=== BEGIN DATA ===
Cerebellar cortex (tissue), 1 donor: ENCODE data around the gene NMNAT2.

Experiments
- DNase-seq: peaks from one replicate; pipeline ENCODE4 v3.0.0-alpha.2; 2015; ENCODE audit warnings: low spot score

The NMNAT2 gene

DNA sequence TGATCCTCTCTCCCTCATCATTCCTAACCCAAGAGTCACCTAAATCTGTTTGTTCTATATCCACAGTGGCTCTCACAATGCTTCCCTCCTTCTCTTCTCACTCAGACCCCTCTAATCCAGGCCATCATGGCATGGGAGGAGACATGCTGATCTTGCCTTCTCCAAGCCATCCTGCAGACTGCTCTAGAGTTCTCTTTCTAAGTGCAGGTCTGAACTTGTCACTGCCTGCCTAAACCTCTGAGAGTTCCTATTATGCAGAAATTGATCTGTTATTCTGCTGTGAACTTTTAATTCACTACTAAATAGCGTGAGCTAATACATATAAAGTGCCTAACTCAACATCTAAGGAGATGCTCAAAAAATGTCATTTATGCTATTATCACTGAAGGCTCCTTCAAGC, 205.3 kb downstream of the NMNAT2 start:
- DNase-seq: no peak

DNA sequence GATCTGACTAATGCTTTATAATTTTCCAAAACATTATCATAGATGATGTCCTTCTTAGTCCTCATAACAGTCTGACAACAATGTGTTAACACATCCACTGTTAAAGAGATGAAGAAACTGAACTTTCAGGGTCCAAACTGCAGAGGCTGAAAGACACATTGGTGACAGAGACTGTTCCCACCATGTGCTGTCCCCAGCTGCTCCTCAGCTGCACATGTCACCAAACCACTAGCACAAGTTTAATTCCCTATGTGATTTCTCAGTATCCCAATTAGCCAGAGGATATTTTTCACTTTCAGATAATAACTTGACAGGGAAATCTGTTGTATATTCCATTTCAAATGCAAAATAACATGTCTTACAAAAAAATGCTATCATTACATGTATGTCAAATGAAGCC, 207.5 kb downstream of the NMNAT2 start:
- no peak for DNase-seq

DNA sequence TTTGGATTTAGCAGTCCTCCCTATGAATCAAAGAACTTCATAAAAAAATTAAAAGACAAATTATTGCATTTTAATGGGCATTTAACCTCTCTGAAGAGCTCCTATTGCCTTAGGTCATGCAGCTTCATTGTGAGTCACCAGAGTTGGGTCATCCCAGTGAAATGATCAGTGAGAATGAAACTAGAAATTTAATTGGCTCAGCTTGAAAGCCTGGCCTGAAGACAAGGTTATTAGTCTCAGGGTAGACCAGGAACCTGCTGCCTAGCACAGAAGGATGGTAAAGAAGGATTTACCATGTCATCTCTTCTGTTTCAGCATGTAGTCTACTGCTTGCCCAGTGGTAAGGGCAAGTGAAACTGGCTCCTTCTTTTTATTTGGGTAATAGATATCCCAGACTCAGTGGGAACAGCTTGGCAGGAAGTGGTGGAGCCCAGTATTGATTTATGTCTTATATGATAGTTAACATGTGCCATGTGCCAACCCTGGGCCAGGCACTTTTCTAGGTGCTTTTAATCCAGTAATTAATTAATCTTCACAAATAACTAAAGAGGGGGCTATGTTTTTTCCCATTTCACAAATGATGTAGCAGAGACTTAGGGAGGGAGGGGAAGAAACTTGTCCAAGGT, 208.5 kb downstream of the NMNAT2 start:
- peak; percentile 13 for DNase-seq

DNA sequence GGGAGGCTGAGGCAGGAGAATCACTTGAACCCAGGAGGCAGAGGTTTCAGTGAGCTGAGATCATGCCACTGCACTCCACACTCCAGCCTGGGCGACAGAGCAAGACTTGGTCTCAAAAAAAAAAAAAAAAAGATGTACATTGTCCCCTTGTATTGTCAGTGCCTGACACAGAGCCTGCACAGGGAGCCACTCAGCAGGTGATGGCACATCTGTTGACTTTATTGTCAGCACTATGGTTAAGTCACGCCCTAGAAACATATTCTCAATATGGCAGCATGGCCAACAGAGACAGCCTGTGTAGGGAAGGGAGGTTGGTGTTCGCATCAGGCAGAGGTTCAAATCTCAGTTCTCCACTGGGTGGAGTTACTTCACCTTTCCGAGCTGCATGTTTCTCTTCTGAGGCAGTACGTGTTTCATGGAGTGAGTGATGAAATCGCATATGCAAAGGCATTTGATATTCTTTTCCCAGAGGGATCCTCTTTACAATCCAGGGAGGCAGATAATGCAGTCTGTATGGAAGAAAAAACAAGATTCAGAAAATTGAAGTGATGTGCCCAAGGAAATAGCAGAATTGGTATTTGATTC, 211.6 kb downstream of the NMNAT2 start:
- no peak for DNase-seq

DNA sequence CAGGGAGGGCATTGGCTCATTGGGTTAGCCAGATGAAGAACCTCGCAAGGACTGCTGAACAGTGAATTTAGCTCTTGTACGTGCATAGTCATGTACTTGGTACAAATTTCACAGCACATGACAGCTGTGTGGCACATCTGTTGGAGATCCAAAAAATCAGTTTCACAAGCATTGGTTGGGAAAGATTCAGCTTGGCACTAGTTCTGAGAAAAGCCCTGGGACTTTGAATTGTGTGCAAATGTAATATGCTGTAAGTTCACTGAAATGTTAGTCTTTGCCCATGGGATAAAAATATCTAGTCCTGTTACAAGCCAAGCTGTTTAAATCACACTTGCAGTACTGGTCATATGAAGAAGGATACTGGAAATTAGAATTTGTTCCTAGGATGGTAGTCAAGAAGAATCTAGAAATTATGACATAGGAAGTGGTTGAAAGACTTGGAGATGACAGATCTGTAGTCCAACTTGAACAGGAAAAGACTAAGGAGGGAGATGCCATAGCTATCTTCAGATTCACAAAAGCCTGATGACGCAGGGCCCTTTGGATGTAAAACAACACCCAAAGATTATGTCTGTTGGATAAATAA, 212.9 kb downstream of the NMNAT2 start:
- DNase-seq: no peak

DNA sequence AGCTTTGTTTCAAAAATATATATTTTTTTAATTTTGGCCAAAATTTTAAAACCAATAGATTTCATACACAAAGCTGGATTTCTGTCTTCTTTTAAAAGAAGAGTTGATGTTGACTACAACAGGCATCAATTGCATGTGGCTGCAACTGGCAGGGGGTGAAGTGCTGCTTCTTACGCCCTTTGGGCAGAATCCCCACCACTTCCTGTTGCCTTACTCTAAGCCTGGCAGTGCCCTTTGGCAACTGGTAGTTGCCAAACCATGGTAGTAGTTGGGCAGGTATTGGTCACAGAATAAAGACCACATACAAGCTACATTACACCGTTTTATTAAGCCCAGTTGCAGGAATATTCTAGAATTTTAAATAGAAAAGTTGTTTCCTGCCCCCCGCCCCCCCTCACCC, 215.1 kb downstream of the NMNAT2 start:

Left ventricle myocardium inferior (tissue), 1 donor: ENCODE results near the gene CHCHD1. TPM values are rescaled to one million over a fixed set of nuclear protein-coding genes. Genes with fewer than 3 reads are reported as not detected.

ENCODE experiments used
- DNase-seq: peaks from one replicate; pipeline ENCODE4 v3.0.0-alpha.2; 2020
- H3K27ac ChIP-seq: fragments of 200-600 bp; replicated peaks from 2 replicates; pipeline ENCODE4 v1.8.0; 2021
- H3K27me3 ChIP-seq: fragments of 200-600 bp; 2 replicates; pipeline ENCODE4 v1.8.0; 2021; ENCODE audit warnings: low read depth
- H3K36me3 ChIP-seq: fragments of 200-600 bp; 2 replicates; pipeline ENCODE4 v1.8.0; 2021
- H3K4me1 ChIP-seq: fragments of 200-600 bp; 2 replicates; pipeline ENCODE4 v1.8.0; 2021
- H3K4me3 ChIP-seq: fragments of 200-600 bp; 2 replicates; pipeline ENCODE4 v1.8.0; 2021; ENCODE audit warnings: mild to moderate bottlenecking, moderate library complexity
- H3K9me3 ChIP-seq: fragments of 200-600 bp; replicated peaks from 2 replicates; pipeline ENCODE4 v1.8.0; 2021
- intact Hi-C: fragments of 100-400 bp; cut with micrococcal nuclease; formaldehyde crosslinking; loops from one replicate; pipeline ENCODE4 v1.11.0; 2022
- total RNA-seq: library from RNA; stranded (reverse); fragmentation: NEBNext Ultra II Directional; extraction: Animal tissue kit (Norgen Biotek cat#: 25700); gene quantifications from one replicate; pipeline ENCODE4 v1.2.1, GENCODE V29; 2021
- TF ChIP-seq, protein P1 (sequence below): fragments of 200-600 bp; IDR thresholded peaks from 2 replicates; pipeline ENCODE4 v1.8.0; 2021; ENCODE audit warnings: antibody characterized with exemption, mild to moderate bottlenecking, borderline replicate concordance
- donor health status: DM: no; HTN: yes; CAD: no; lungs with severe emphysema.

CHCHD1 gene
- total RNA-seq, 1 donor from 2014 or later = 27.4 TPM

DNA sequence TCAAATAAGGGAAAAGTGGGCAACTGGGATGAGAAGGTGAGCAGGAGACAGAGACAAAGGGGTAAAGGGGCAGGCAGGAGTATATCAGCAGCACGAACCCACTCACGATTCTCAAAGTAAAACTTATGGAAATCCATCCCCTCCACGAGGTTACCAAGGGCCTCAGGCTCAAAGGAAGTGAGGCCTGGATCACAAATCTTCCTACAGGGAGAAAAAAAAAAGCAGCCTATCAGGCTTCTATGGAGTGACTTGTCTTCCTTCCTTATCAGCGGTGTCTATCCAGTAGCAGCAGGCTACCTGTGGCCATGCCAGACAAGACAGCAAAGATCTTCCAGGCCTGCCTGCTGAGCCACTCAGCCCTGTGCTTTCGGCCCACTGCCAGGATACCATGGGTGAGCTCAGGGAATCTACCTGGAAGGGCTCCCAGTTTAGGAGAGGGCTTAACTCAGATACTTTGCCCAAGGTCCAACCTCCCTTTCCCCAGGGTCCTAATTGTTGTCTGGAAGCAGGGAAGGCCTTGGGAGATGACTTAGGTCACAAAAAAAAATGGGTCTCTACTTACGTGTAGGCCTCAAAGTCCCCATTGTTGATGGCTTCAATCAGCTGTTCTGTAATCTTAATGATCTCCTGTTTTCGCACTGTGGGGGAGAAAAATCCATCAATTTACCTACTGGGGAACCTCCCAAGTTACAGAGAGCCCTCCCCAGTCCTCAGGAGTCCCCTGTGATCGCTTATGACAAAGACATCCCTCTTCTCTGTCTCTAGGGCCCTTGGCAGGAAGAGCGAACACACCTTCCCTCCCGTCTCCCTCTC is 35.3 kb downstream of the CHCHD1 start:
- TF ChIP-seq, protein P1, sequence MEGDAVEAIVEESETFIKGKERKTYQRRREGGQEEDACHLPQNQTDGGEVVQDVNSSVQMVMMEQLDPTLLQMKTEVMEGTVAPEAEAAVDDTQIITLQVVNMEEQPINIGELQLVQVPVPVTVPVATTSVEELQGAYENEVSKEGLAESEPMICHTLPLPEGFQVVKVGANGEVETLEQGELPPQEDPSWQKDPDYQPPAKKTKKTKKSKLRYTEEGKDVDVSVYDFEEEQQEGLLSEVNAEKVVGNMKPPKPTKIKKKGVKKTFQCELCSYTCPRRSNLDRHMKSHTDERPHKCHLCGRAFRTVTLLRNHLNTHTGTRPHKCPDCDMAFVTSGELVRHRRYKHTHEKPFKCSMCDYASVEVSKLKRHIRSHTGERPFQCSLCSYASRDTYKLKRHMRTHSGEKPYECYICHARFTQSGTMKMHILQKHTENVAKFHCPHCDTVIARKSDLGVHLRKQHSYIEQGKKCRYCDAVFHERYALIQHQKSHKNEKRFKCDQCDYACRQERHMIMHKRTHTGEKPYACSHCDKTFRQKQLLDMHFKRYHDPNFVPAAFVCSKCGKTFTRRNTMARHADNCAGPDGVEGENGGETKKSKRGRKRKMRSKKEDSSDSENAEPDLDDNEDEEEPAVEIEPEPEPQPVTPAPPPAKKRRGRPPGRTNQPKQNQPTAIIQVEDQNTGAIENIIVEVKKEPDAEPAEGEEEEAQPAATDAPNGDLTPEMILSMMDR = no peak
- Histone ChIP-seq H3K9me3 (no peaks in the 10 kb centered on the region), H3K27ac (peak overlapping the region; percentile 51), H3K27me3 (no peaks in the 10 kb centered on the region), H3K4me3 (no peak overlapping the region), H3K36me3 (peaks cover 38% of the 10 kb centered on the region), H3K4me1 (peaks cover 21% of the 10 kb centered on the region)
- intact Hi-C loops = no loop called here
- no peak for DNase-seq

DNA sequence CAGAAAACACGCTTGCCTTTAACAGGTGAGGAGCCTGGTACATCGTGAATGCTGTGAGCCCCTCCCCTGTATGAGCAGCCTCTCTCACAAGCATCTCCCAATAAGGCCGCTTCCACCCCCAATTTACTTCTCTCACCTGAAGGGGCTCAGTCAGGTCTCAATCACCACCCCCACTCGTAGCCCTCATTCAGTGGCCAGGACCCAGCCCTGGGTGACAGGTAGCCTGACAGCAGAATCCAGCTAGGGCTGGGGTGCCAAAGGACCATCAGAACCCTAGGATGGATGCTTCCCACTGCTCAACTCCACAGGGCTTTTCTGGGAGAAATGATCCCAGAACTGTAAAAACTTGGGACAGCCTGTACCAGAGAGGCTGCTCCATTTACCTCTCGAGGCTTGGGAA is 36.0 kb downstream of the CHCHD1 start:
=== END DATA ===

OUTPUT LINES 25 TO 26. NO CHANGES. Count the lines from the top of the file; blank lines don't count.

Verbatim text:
- intact Hi-C: fragments of 100-400 bp; cut with micrococcal nuclease; formaldehyde crosslinking; loops from one replicate; pipeline ENCODE4 v1.11.0; 2022
- total RNA-seq: library from RNA; stranded (reverse); fragmentation: NEBNext Ultra II Directional; extraction: Animal tissue kit (Norgen Biotek cat#: 25700); gene quantifications from one replicate; pipeline ENCODE4 v1.2.1, GENCODE V29; 2021